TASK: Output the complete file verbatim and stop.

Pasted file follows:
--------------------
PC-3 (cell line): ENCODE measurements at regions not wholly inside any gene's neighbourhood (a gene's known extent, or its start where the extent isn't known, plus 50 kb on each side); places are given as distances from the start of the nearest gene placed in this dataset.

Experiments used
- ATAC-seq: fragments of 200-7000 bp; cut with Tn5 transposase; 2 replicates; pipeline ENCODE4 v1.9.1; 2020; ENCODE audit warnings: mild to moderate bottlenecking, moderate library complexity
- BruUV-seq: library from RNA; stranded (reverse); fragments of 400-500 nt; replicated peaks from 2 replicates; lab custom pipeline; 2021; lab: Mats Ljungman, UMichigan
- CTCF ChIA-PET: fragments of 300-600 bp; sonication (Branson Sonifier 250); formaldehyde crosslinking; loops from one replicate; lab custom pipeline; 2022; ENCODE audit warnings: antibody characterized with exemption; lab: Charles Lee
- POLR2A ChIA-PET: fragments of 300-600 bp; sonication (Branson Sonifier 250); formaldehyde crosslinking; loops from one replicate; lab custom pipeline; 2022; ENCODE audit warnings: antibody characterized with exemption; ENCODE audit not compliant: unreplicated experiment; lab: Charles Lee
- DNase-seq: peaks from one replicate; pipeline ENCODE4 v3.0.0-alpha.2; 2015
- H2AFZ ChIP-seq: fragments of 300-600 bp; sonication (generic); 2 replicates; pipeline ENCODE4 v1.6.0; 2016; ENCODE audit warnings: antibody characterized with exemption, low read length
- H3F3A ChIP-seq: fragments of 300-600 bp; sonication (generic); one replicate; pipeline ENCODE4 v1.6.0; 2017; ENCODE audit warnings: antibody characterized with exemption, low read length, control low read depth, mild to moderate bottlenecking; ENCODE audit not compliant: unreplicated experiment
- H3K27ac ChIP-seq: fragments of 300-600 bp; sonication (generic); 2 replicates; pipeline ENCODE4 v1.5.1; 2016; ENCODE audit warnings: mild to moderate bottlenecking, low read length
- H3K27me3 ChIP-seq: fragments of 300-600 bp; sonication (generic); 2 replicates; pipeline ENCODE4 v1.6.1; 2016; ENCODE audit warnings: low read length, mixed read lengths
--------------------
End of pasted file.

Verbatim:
PC-3 (cell line): ENCODE measurements at regions not wholly inside any gene's neighbourhood (a gene's known extent, or its start where the extent isn't known, plus 50 kb on each side); places are given as distances from the start of the nearest gene placed in this dataset.

Experiments used
- ATAC-seq: fragments of 200-7000 bp; cut with Tn5 transposase; 2 replicates; pipeline ENCODE4 v1.9.1; 2020; ENCODE audit warnings: mild to moderate bottlenecking, moderate library complexity
- BruUV-seq: library from RNA; stranded (reverse); fragments of 400-500 nt; replicated peaks from 2 replicates; lab custom pipeline; 2021; lab: Mats Ljungman, UMichigan
- CTCF ChIA-PET: fragments of 300-600 bp; sonication (Branson Sonifier 250); formaldehyde crosslinking; loops from one replicate; lab custom pipeline; 2022; ENCODE audit warnings: antibody characterized with exemption; lab: Charles Lee
- POLR2A ChIA-PET: fragments of 300-600 bp; sonication (Branson Sonifier 250); formaldehyde crosslinking; loops from one replicate; lab custom pipeline; 2022; ENCODE audit warnings: antibody characterized with exemption; ENCODE audit not compliant: unreplicated experiment; lab: Charles Lee
- DNase-seq: peaks from one replicate; pipeline ENCODE4 v3.0.0-alpha.2; 2015
- H2AFZ ChIP-seq: fragments of 300-600 bp; sonication (generic); 2 replicates; pipeline ENCODE4 v1.6.0; 2016; ENCODE audit warnings: antibody characterized with exemption, low read length
- H3F3A ChIP-seq: fragments of 300-600 bp; sonication (generic); one replicate; pipeline ENCODE4 v1.6.0; 2017; ENCODE audit warnings: antibody characterized with exemption, low read length, control low read depth, mild to moderate bottlenecking; ENCODE audit not compliant: unreplicated experiment
- H3K27ac ChIP-seq: fragments of 300-600 bp; sonication (generic); 2 replicates; pipeline ENCODE4 v1.5.1; 2016; ENCODE audit warnings: mild to moderate bottlenecking, low read length
- H3K27me3 ChIP-seq: fragments of 300-600 bp; sonication (generic); 2 replicates; pipeline ENCODE4 v1.6.1; 2016; ENCODE audit warnings: low read length, mixed read lengths